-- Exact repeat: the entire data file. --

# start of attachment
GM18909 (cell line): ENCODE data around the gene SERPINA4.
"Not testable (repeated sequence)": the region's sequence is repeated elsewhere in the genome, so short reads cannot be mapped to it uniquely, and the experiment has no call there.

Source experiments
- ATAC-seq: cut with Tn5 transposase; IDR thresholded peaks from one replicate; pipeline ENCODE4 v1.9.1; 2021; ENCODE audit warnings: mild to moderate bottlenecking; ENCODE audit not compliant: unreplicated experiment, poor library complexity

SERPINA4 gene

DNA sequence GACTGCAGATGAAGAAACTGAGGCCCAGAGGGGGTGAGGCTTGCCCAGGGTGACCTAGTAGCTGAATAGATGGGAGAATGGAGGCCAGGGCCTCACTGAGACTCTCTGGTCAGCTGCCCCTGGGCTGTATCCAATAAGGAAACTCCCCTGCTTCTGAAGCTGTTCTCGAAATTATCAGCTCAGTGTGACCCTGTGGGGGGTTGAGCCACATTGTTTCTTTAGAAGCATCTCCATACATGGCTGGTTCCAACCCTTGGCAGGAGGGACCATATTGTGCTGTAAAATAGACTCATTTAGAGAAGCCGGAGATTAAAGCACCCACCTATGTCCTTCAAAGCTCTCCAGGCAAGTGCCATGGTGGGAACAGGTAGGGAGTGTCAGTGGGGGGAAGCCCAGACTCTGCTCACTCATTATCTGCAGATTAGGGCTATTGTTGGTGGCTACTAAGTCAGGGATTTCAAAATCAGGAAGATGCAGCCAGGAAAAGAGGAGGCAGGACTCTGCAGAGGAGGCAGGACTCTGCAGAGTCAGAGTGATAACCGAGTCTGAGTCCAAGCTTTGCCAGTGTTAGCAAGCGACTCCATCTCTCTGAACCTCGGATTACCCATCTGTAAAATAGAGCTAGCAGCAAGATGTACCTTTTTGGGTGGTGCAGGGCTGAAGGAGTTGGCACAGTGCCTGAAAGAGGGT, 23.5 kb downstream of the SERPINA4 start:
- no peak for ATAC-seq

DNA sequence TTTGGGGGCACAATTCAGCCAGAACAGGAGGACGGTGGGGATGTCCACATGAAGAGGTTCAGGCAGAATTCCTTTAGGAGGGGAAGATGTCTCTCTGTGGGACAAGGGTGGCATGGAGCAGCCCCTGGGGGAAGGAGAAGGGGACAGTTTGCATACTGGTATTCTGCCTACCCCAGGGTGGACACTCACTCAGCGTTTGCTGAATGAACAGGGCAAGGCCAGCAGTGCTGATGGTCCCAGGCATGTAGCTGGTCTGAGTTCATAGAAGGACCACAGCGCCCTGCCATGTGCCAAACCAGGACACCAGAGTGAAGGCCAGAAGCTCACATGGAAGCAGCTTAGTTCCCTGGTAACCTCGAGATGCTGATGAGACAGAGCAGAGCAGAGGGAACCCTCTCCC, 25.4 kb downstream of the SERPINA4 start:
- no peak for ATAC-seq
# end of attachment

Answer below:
GM18909 (cell line): ENCODE data around the gene SERPINA4.
"Not testable (repeated sequence)": the region's sequence is repeated elsewhere in the genome, so short reads cannot be mapped to it uniquely, and the experiment has no call there.

Source experiments
- ATAC-seq: cut with Tn5 transposase; IDR thresholded peaks from one replicate; pipeline ENCODE4 v1.9.1; 2021; ENCODE audit warnings: mild to moderate bottlenecking; ENCODE audit not compliant: unreplicated experiment, poor library complexity

SERPINA4 gene

DNA sequence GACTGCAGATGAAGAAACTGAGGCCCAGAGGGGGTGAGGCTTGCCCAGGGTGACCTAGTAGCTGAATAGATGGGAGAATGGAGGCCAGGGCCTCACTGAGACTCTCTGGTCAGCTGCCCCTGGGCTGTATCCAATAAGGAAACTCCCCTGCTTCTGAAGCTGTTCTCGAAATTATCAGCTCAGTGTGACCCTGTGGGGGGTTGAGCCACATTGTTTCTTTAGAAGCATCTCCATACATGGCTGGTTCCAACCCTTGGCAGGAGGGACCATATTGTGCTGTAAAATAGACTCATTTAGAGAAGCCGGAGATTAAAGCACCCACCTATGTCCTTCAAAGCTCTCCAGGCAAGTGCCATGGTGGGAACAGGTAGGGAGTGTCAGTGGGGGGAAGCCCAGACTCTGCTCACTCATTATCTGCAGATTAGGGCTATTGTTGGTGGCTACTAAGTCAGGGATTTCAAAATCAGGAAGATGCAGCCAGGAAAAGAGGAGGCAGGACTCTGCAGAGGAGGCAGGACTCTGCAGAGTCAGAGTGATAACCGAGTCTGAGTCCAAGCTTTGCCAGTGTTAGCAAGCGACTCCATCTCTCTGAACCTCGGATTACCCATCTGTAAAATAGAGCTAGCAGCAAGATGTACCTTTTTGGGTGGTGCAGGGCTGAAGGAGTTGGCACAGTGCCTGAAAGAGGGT, 23.5 kb downstream of the SERPINA4 start:
- no peak for ATAC-seq

DNA sequence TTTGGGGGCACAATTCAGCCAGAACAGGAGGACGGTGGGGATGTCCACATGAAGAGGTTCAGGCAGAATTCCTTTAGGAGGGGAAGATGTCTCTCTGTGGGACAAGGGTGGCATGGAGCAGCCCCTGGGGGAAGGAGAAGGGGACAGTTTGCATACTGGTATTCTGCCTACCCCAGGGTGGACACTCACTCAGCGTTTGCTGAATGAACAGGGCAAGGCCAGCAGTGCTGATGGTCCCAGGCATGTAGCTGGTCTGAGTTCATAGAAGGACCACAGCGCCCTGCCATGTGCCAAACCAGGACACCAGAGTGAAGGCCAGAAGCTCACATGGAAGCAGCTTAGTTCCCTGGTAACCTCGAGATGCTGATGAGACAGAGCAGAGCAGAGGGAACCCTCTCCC, 25.4 kb downstream of the SERPINA4 start:
- no peak for ATAC-seq